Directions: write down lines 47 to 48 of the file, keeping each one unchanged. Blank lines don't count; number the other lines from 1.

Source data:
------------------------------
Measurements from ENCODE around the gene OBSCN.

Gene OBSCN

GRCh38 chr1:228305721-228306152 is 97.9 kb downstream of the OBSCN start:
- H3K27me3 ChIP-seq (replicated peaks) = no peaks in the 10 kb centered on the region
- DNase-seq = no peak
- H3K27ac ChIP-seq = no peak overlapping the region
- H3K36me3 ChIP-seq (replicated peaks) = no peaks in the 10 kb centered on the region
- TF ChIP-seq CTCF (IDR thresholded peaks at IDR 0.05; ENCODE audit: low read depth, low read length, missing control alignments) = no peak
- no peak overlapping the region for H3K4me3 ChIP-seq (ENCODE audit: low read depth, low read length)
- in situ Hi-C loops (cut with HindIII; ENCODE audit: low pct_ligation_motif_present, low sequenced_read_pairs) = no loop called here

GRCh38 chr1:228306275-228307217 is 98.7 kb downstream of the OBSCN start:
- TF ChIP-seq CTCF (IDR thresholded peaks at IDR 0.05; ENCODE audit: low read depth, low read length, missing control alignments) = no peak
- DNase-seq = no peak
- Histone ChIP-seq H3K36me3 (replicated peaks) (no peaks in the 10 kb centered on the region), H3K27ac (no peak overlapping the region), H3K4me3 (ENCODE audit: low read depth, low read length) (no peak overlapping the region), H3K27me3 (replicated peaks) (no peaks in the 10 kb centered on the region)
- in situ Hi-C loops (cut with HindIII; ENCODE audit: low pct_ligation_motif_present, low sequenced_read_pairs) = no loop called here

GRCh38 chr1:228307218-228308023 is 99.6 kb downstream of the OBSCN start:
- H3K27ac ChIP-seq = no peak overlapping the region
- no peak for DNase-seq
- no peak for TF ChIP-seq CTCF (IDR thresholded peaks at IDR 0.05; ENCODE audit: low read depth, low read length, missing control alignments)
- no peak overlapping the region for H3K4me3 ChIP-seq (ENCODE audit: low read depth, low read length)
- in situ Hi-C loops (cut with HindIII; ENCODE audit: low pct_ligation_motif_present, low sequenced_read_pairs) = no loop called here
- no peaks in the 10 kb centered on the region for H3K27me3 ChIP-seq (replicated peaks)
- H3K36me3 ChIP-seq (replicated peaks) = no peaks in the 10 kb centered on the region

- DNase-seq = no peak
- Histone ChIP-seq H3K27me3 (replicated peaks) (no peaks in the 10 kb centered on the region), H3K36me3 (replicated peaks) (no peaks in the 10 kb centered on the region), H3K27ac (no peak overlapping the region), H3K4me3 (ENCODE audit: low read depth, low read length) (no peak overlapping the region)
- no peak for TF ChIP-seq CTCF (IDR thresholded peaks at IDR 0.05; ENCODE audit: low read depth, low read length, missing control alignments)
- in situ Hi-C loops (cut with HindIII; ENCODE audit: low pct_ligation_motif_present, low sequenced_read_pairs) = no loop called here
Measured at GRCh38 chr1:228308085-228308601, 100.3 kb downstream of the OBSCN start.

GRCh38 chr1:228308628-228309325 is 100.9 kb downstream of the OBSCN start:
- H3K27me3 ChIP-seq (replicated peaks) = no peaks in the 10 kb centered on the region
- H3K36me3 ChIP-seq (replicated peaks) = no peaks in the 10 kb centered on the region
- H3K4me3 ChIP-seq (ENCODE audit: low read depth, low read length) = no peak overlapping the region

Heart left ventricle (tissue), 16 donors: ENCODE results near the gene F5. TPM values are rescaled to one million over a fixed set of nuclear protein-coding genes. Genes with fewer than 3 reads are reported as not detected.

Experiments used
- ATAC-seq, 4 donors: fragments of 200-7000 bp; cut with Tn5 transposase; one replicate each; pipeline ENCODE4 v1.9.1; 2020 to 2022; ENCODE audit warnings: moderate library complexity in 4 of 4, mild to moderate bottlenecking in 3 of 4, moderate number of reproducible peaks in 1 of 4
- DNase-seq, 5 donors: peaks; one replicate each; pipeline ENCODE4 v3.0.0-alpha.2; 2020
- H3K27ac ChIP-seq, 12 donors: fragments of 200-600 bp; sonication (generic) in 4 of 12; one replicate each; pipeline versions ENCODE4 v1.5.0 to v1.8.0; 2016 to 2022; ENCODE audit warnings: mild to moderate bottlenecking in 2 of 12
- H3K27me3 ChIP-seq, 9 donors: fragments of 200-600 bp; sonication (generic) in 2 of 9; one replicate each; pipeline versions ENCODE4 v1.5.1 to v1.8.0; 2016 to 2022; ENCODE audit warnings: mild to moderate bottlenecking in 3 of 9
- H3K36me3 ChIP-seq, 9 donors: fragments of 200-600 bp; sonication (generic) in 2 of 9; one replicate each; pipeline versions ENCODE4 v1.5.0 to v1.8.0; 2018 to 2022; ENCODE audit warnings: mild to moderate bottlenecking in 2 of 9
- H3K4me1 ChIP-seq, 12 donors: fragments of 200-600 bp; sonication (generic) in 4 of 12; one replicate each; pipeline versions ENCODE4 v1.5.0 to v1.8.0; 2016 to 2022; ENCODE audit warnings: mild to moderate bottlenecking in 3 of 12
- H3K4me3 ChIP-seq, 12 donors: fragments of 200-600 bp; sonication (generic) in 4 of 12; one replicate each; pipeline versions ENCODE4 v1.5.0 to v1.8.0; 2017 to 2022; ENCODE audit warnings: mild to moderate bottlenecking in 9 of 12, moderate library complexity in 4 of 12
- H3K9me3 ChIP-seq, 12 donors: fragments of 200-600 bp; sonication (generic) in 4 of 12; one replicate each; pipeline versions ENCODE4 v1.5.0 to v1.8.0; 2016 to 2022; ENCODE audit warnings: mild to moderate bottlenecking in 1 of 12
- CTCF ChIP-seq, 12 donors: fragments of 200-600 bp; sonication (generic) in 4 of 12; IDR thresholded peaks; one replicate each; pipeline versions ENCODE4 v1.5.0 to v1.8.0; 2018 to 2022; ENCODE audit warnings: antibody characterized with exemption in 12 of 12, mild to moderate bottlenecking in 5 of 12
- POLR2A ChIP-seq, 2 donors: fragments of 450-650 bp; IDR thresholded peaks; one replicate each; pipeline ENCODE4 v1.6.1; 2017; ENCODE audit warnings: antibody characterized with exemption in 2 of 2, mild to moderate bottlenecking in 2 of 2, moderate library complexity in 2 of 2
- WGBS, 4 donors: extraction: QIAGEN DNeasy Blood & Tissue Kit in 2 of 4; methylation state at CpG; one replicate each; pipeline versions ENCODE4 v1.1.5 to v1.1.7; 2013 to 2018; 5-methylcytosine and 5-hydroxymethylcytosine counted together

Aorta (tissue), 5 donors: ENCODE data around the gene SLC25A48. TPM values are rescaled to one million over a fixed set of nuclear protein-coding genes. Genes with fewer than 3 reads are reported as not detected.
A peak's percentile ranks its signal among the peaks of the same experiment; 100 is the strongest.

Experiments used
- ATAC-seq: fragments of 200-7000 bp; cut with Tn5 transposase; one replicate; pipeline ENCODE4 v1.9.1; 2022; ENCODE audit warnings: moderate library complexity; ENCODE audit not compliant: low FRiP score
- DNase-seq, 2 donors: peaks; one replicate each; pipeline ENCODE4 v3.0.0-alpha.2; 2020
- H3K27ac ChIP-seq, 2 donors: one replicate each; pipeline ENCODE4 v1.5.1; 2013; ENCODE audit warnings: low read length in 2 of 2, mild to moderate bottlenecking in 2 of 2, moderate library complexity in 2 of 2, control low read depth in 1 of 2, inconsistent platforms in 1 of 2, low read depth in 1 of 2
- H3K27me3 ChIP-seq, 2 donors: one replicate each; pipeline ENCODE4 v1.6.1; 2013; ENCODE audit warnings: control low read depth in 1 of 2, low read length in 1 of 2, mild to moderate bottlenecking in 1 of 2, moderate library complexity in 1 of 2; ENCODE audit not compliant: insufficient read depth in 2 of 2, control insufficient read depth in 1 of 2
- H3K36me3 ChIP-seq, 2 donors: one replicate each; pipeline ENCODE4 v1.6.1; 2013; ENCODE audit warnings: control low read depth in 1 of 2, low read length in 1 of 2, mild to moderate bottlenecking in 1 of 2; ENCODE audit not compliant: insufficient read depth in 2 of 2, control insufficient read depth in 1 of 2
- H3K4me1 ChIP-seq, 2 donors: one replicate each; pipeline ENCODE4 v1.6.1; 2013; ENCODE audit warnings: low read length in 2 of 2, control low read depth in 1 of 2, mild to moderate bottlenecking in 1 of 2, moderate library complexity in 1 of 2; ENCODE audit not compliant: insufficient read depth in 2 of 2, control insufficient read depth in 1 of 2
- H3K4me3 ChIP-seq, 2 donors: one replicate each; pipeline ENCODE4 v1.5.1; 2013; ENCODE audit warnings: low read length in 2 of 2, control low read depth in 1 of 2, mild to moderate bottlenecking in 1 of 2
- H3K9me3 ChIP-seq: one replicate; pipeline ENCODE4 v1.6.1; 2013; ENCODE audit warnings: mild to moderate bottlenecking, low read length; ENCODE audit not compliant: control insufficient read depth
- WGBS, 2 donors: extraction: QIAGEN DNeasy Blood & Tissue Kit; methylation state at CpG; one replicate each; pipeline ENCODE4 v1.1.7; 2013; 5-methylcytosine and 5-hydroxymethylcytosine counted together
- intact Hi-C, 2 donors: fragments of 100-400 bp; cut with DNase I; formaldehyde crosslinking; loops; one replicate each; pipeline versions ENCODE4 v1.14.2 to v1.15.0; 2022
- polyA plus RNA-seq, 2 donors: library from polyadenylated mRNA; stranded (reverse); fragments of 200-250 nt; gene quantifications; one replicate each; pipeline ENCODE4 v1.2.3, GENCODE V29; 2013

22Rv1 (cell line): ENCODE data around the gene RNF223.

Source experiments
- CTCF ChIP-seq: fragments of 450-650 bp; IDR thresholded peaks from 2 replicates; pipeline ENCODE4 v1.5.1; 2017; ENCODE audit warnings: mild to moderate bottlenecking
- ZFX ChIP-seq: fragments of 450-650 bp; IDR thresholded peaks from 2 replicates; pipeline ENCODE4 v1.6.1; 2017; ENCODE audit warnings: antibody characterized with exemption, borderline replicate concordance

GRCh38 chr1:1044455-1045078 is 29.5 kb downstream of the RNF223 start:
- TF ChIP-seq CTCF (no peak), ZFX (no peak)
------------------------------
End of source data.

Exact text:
A peak's percentile ranks its signal among the peaks of the same experiment; 100 is the strongest.

Experiments used